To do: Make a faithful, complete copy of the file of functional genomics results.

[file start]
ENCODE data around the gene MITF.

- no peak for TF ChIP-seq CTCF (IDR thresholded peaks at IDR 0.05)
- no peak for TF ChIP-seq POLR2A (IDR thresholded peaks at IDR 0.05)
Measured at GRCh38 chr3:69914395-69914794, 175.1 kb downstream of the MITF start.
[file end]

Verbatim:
ENCODE data around the gene MITF.

- no peak for TF ChIP-seq CTCF (IDR thresholded peaks at IDR 0.05)
- no peak for TF ChIP-seq POLR2A (IDR thresholded peaks at IDR 0.05)
Measured at GRCh38 chr3:69914395-69914794, 175.1 kb downstream of the MITF start.